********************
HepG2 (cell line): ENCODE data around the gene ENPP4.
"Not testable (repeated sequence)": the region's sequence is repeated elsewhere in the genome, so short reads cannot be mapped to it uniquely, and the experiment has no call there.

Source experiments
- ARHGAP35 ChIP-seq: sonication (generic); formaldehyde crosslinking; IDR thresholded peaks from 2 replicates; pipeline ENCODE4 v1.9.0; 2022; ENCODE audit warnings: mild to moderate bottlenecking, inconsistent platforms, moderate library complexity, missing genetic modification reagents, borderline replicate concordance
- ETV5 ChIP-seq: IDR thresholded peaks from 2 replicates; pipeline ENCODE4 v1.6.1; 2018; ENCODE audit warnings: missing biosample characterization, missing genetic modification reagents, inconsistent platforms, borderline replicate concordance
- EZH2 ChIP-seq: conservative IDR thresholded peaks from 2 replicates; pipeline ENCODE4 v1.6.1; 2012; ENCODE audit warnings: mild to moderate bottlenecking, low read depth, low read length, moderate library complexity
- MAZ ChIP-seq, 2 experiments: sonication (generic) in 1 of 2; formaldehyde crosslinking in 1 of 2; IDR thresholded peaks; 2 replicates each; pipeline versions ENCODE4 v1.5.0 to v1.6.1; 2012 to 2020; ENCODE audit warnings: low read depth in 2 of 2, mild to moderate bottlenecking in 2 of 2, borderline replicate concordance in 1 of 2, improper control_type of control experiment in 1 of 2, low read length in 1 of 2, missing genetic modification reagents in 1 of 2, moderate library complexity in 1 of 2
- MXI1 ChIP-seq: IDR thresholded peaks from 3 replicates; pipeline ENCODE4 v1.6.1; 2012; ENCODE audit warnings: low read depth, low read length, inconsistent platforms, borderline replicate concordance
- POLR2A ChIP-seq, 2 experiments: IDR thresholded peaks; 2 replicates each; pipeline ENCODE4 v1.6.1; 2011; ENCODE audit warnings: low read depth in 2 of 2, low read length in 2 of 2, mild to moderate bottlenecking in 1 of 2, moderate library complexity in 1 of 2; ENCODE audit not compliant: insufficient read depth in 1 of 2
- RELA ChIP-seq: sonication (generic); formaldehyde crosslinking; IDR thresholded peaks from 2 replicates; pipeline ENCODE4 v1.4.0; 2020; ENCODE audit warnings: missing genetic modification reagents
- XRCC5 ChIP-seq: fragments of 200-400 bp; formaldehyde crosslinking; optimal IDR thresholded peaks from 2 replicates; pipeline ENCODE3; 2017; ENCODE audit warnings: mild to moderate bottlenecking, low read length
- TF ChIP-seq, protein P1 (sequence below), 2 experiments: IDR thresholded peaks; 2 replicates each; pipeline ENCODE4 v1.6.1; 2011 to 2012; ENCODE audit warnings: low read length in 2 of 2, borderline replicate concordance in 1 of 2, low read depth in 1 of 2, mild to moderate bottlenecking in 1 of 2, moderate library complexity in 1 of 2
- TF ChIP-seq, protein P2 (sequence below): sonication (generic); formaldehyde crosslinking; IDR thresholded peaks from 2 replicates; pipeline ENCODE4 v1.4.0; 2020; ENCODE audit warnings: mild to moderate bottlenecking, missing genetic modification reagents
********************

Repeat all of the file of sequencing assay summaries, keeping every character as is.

HepG2 (cell line): ENCODE data around the gene ENPP4.
"Not testable (repeated sequence)": the region's sequence is repeated elsewhere in the genome, so short reads cannot be mapped to it uniquely, and the experiment has no call there.

Source experiments
- ARHGAP35 ChIP-seq: sonication (generic); formaldehyde crosslinking; IDR thresholded peaks from 2 replicates; pipeline ENCODE4 v1.9.0; 2022; ENCODE audit warnings: mild to moderate bottlenecking, inconsistent platforms, moderate library complexity, missing genetic modification reagents, borderline replicate concordance
- ETV5 ChIP-seq: IDR thresholded peaks from 2 replicates; pipeline ENCODE4 v1.6.1; 2018; ENCODE audit warnings: missing biosample characterization, missing genetic modification reagents, inconsistent platforms, borderline replicate concordance
- EZH2 ChIP-seq: conservative IDR thresholded peaks from 2 replicates; pipeline ENCODE4 v1.6.1; 2012; ENCODE audit warnings: mild to moderate bottlenecking, low read depth, low read length, moderate library complexity
- MAZ ChIP-seq, 2 experiments: sonication (generic) in 1 of 2; formaldehyde crosslinking in 1 of 2; IDR thresholded peaks; 2 replicates each; pipeline versions ENCODE4 v1.5.0 to v1.6.1; 2012 to 2020; ENCODE audit warnings: low read depth in 2 of 2, mild to moderate bottlenecking in 2 of 2, borderline replicate concordance in 1 of 2, improper control_type of control experiment in 1 of 2, low read length in 1 of 2, missing genetic modification reagents in 1 of 2, moderate library complexity in 1 of 2
- MXI1 ChIP-seq: IDR thresholded peaks from 3 replicates; pipeline ENCODE4 v1.6.1; 2012; ENCODE audit warnings: low read depth, low read length, inconsistent platforms, borderline replicate concordance
- POLR2A ChIP-seq, 2 experiments: IDR thresholded peaks; 2 replicates each; pipeline ENCODE4 v1.6.1; 2011; ENCODE audit warnings: low read depth in 2 of 2, low read length in 2 of 2, mild to moderate bottlenecking in 1 of 2, moderate library complexity in 1 of 2; ENCODE audit not compliant: insufficient read depth in 1 of 2
- RELA ChIP-seq: sonication (generic); formaldehyde crosslinking; IDR thresholded peaks from 2 replicates; pipeline ENCODE4 v1.4.0; 2020; ENCODE audit warnings: missing genetic modification reagents
- XRCC5 ChIP-seq: fragments of 200-400 bp; formaldehyde crosslinking; optimal IDR thresholded peaks from 2 replicates; pipeline ENCODE3; 2017; ENCODE audit warnings: mild to moderate bottlenecking, low read length
- TF ChIP-seq, protein P1 (sequence below), 2 experiments: IDR thresholded peaks; 2 replicates each; pipeline ENCODE4 v1.6.1; 2011 to 2012; ENCODE audit warnings: low read length in 2 of 2, borderline replicate concordance in 1 of 2, low read depth in 1 of 2, mild to moderate bottlenecking in 1 of 2, moderate library complexity in 1 of 2
- TF ChIP-seq, protein P2 (sequence below): sonication (generic); formaldehyde crosslinking; IDR thresholded peaks from 2 replicates; pipeline ENCODE4 v1.4.0; 2020; ENCODE audit warnings: mild to moderate bottlenecking, missing genetic modification reagents